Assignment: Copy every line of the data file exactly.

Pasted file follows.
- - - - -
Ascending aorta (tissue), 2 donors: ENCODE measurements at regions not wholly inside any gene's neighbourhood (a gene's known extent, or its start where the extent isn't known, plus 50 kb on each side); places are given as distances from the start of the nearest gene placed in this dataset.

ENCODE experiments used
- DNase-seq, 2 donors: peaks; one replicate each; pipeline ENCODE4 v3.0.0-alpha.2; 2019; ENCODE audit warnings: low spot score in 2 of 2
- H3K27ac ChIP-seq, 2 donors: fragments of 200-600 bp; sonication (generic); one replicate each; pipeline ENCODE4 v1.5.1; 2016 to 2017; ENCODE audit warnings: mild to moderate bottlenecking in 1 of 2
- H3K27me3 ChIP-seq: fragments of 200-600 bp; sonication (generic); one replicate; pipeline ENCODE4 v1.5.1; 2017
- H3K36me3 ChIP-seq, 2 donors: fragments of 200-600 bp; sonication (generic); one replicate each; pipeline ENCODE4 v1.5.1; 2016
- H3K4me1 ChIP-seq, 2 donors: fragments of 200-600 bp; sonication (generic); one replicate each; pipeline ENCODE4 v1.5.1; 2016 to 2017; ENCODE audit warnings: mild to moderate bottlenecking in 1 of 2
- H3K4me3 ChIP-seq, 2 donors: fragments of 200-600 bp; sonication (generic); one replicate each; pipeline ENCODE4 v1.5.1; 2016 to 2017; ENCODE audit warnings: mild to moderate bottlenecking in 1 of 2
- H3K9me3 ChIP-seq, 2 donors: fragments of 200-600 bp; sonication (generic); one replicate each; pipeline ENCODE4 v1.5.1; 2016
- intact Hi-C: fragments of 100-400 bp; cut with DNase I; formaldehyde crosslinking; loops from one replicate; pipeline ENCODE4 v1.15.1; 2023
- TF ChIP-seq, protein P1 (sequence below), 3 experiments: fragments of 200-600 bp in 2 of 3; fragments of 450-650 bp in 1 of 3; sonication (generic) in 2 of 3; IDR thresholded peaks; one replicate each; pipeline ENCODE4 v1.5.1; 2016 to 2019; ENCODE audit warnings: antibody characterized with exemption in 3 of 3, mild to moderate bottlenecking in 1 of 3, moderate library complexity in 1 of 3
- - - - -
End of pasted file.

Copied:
Ascending aorta (tissue), 2 donors: ENCODE measurements at regions not wholly inside any gene's neighbourhood (a gene's known extent, or its start where the extent isn't known, plus 50 kb on each side); places are given as distances from the start of the nearest gene placed in this dataset.

ENCODE experiments used
- DNase-seq, 2 donors: peaks; one replicate each; pipeline ENCODE4 v3.0.0-alpha.2; 2019; ENCODE audit warnings: low spot score in 2 of 2
- H3K27ac ChIP-seq, 2 donors: fragments of 200-600 bp; sonication (generic); one replicate each; pipeline ENCODE4 v1.5.1; 2016 to 2017; ENCODE audit warnings: mild to moderate bottlenecking in 1 of 2
- H3K27me3 ChIP-seq: fragments of 200-600 bp; sonication (generic); one replicate; pipeline ENCODE4 v1.5.1; 2017
- H3K36me3 ChIP-seq, 2 donors: fragments of 200-600 bp; sonication (generic); one replicate each; pipeline ENCODE4 v1.5.1; 2016
- H3K4me1 ChIP-seq, 2 donors: fragments of 200-600 bp; sonication (generic); one replicate each; pipeline ENCODE4 v1.5.1; 2016 to 2017; ENCODE audit warnings: mild to moderate bottlenecking in 1 of 2
- H3K4me3 ChIP-seq, 2 donors: fragments of 200-600 bp; sonication (generic); one replicate each; pipeline ENCODE4 v1.5.1; 2016 to 2017; ENCODE audit warnings: mild to moderate bottlenecking in 1 of 2
- H3K9me3 ChIP-seq, 2 donors: fragments of 200-600 bp; sonication (generic); one replicate each; pipeline ENCODE4 v1.5.1; 2016
- intact Hi-C: fragments of 100-400 bp; cut with DNase I; formaldehyde crosslinking; loops from one replicate; pipeline ENCODE4 v1.15.1; 2023
- TF ChIP-seq, protein P1 (sequence below), 3 experiments: fragments of 200-600 bp in 2 of 3; fragments of 450-650 bp in 1 of 3; sonication (generic) in 2 of 3; IDR thresholded peaks; one replicate each; pipeline ENCODE4 v1.5.1; 2016 to 2019; ENCODE audit warnings: antibody characterized with exemption in 3 of 3, mild to moderate bottlenecking in 1 of 3, moderate library complexity in 1 of 3